Con­sumers sleep­walk into buy­ing de­ci­sions that ben­e­fit the mak­ers – it’s time to vote with your wal­let

PC Pro - - News - darien@pcpro.co.uk

The only feed­back man­u­fac­tur­ers care about is dol­lar-shaped.

Ev­ery time a new smart­phone comes along, I im­me­di­ately in­quire about the bat­tery. Then, al­most inevitably, I start tear­ing my hair out. As the pic­ture to the left il­lus­trates, this is be­com­ing a prob­lem.

The source of my ex­as­per­a­tion is this: phone man­u­fac­tur­ers seem to think that a bat­tery only needs to get you through a sin­gle day’s moder­ate use – a judge­ment that most cer­tainly does not square with my own. That’s partly be­cause the idea of “moder­ate use” is some­what alien to me, but also be­cause I re­sent hav­ing to put my phone on charge ev­ery sin­gle night of my life. If I’m pay­ing hun­dreds of pounds for a smart­phone, it can darn well run to my sched­ule, rather than vice versa.

In­deed, as long-term PC Pro pod­cast lis­ten­ers will know, I’ve more than once de­clared that if any­one had the sense to put to­gether an An­droid phone with a multi-day bat­tery, I’d buy it in a flash, more or less re­gard­less of other con­sid­er­a­tions. And so last month, when the Len­ovo P2 came along with its ex­cep­tional 5,100mAh cell – dou­ble the ca­pac­ity of my old Sam­sung Galaxy S6 – I had lit­tle choice but to put up and buy the thing. And frankly I think you should all do the same.

Be­fore I get into why, let’s ac­knowl­edge that, all things be­ing equal, a brand-new phone will al­ways yield bet­ter bat­tery life than a two-year-old one. Lithium ion cells don’t suf­fer from the “mem­ory ef­fect” that used to plague old nickel-based cells, but they do lose ca­pac­ity each time they’re recharged. One study saw com­mer­cially-avail­able lithium ion cells lose as much as 17% of their ca­pac­ity over the course of 250 cy­cles. I hardly need to point out that if you charge your phone ev­ery night, you’ll get to that stage within nine months. Af­ter two years, your bat­tery may well have less than half the ca­pac­ity it did when it was new.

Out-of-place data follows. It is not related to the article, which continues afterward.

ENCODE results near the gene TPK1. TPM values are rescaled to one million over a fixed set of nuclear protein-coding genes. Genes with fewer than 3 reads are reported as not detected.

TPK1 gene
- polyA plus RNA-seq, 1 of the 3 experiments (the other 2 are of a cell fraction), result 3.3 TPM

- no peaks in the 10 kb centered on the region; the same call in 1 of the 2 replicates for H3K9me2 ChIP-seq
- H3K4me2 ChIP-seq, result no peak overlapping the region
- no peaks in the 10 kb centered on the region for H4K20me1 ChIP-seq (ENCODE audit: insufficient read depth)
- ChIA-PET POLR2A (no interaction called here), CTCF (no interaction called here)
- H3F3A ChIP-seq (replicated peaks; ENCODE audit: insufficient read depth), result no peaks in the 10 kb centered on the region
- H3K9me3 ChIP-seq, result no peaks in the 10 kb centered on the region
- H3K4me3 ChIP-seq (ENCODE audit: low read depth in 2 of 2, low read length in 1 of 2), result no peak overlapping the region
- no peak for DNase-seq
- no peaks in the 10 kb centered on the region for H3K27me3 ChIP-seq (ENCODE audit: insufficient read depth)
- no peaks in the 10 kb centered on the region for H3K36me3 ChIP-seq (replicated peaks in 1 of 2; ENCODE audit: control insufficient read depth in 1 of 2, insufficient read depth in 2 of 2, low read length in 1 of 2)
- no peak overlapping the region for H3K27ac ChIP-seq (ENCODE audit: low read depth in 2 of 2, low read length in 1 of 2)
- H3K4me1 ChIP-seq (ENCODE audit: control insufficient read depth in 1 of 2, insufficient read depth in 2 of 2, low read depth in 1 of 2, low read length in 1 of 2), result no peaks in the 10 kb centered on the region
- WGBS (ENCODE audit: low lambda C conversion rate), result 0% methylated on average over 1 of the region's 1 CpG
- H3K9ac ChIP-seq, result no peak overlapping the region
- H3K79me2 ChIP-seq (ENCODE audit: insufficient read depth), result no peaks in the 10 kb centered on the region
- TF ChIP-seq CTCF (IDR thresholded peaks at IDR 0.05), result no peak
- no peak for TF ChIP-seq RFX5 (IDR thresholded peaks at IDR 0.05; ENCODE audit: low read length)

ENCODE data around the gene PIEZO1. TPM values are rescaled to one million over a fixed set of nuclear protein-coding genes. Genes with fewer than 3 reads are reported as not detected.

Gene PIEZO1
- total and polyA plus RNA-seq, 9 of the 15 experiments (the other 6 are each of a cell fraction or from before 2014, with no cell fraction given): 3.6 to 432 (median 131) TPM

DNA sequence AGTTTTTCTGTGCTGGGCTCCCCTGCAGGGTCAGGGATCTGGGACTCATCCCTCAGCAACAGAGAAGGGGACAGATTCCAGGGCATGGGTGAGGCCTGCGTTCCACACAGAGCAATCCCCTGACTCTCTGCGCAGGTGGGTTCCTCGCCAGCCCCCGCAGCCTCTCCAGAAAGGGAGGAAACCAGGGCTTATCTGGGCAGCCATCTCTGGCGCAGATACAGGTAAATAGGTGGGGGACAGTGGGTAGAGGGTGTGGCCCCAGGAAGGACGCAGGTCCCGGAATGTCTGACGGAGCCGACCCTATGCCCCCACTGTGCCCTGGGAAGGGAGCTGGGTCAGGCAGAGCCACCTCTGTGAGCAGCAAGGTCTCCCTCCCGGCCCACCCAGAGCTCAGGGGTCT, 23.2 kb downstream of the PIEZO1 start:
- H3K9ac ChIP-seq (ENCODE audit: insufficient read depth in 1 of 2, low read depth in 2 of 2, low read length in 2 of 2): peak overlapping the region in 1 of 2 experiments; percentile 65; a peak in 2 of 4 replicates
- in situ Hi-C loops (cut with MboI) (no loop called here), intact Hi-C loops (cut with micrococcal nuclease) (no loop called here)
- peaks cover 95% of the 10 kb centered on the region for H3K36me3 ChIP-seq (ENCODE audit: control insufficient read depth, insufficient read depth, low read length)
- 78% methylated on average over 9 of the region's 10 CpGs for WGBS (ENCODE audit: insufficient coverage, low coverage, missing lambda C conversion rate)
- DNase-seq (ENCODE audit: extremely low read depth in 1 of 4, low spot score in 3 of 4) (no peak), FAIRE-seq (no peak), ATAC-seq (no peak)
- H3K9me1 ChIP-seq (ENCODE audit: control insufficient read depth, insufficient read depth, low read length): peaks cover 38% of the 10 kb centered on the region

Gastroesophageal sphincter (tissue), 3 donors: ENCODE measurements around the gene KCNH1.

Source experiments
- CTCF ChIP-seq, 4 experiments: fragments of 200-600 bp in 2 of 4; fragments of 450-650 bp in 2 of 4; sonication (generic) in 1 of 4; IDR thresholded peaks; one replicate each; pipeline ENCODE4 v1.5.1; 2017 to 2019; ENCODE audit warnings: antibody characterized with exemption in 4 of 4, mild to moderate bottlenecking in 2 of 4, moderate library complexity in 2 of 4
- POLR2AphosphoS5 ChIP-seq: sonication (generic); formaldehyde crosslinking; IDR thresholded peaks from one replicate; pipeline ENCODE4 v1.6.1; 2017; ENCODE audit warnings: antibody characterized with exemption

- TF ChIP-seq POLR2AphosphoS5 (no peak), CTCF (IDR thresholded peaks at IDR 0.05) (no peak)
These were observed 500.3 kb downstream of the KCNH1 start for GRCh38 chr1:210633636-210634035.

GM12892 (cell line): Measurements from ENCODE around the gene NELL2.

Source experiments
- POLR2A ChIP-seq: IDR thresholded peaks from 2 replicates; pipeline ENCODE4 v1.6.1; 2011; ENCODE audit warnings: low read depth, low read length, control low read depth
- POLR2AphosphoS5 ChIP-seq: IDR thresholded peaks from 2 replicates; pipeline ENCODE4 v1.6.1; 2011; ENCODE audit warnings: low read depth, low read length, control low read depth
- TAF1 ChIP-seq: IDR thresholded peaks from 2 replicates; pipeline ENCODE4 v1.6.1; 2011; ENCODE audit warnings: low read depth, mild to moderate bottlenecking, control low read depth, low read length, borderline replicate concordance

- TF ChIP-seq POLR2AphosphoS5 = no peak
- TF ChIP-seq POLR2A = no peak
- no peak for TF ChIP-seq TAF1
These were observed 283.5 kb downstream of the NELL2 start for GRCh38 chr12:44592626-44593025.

This is why it drives me mad that you can no longer buy a smart­phone with a user-re­place­able bat­tery. Too many times I’ve heard friends declare that it’s time to up­grade, not be­cause the new gen­er­a­tion of phones of­fers any par­tic­u­lar ben­e­fit over their old hand­set, but sim­ply be­cause their bat­tery’s shot. They end up pay­ing £700 for a new phone when all they need is a £35 bat­tery. The cynic in me sus­pects that this is the very rea­son why man­u­fac­tur­ers pre­fer to seal the bat­tery in.

And there’s a corol­lary to this. A big­ger bat­tery doesn’t just take longer to run down: since it can go much longer be­tween charges, its ca­pac­ity erodes more slowly. It’s a dou­ble win – and one we should all be de­mand­ing.

This is why I’d love to see the Len­ovo P2 be­come a huge suc­cess. To be clear, I’m not claim­ing it’s the most beau­ti­ful An­droid smart­phone on the mar­ket. Ac­tu­ally it’s a rather boxy thing – though, in fair­ness, it’s barely any big­ger than a Sam­sung Galaxy S8. The cam­era is also a dis­ap­point­ment: I didn’t ex­pect to care about that, but once you’re used to a Sam­sung cam­era, it’s hard to go back to soft and grainy snaps.